Ricky Gervais On Controversial Jokes, Celebrities And 'Special Correspondents' "I didn't go out there to ruin everyone's day or undermine the moral fabric of America. I was making jokes." Gervais talked with NPR's Rachel Martin about his new movie and how he approaches humor.

Ricky Gervais On Controversial Jokes, Celebrities And 'Special Correspondents'

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RACHEL MARTIN, HOST:

Ricky Gervais has a problem with fame. He endlessly mocks those who have it. He's not comfortable with it himself. And not to get too deep, too fast, but he thinks our obsession with fame as a culture is eating away at our moral fiber. But this is Ricky Gervais, so he's come with a funny way to address all this stuff.

He's written and directed a new movie now streaming on Netflix called "Special Correspondents." It's a rom-com with Eric Bana as Frank Bonneville. He's a super hot news reporter who's shipped off to cover a war in Ecuador with his sidekick audio engineer Ian Finch played by Gervais. Finch loses the tickets and the passports, so the two end up broadcasting fake reports from an apartment above a Spanish restaurant in Queens. Here's Gervais setting the fake scene.

(SOUNDBITE OF FILM, "SPECIAL CORRESPONDENTS")

RICKY GERVAIS: (As Ian Finch) There's monkeys, parrots.

(SOUNDBITE OF JUNGLE ANIMALS)

GERVAIS: (As Ian Finch) Hold on. Here comes a tank.

(SOUNDBITE OF VEHICLE MOVING)

GERVAIS: (As Ian Finch) Oh, machine gun fire...

(SOUNDBITE OF MACHINE GUN)

GERVAIS: (As Ian Finch) Airplanes, a helicopter hovers overheard.

(SOUNDBITE OF AIRPLANE, HELICOPTER)

GERVAIS: (As Ian Finch) Explosions...

(SOUNDBITE OF EXPLOSION)

GERVAIS: (As Ian Finch) Hand grenades.

(SOUNDBITE OF EXPLOSION, HELICOPTER)

GERVAIS: (As Ian Finch) Welcome to Ecuador.

MARTIN: I'm joined now by Ricky Gervais. Ricky, thanks so much for being on the show.

GERVAIS: My pleasure.

MARTIN: There are a lot of things that are implausible, I guess is the word, in this film. Just for starters, it's about two radio journalists who fake war reports from a New York City apartment. But the other one that I just couldn't shake is the casting. I didn't really have a hard time buying you as the sad and dejected radio engineer. But I couldn't get my head around the fact that someone who looks like Eric Bana is working and struggling in radio. This guy's just, like, too good looking, frankly.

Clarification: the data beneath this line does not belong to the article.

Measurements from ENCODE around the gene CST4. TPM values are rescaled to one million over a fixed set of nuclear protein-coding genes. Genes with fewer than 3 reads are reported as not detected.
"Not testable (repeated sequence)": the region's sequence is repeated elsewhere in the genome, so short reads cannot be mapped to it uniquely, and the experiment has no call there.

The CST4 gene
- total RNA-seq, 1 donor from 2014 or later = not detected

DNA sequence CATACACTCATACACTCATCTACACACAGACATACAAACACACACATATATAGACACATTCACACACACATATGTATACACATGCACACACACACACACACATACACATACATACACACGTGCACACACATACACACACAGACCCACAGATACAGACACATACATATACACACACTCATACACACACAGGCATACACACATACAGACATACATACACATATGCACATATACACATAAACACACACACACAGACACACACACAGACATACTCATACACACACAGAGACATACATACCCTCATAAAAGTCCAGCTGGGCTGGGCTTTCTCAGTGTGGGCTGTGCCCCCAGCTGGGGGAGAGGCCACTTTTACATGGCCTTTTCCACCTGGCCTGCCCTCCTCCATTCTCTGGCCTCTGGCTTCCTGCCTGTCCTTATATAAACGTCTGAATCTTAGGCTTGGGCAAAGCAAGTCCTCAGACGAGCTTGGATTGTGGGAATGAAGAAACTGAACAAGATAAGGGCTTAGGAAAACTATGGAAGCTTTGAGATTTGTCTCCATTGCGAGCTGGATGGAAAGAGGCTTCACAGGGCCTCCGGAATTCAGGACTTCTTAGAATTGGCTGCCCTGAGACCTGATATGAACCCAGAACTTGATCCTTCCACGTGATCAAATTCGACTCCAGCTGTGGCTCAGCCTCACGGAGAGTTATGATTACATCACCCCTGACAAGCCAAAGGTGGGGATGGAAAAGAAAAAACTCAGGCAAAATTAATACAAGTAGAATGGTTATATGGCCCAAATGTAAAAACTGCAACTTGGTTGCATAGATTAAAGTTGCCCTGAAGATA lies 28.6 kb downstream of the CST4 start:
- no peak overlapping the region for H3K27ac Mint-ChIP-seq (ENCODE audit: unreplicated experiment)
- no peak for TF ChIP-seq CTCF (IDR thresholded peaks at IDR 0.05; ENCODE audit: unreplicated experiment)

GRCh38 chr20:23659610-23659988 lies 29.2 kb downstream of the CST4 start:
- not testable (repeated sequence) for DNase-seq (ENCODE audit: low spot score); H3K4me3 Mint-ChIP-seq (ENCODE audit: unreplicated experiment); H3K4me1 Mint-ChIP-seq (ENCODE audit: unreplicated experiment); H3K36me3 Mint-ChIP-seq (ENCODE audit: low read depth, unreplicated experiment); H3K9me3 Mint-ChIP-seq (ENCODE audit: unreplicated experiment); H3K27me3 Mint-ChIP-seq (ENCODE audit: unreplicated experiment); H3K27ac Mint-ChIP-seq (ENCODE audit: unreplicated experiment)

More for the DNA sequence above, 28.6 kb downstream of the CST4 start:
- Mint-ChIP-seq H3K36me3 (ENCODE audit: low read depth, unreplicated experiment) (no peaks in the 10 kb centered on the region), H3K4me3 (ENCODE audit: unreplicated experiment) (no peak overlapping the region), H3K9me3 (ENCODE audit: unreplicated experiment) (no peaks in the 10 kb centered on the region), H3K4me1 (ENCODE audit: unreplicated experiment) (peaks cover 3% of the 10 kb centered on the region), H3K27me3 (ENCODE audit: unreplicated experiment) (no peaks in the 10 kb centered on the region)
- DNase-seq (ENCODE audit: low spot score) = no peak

GERVAIS: Well, yeah. And he sort of knows it. And he's angry that he's not happy with his lot. He's one of those guys that sort of thinks the world owes him a living. And he's got (unintelligible) sort of charm. And he thinks he can do what he wants. And he hasn't got on because he can't bite his tongue. I'm the sort of opposite. I'm really happy with my lot. I'm happy to be a little radio nerd, and I think I've got the best job in the world until my wife points out that I'm an underachiever (laughter) and I should be doing better.

(SOUNDBITE OF FILM, "SPECIAL CORRESPONDENTS")

GERVAIS: (As Ian Finch) Shells are incoming (imitating missiles and crash) I take pictures hit by shrapnel.

ERIC BANA: (As Frank Bonneville) Oh, no, he's fine. But we got to get out of here - fast.

GERVAIS: On the face of it, it looks like a swipe at, you know, media and journalism and information. I think its real target is fame itself and what people do for a shortcut in life. Obviously, I exaggerate the severity of it because, you know they, don't actually - they don't cause a war.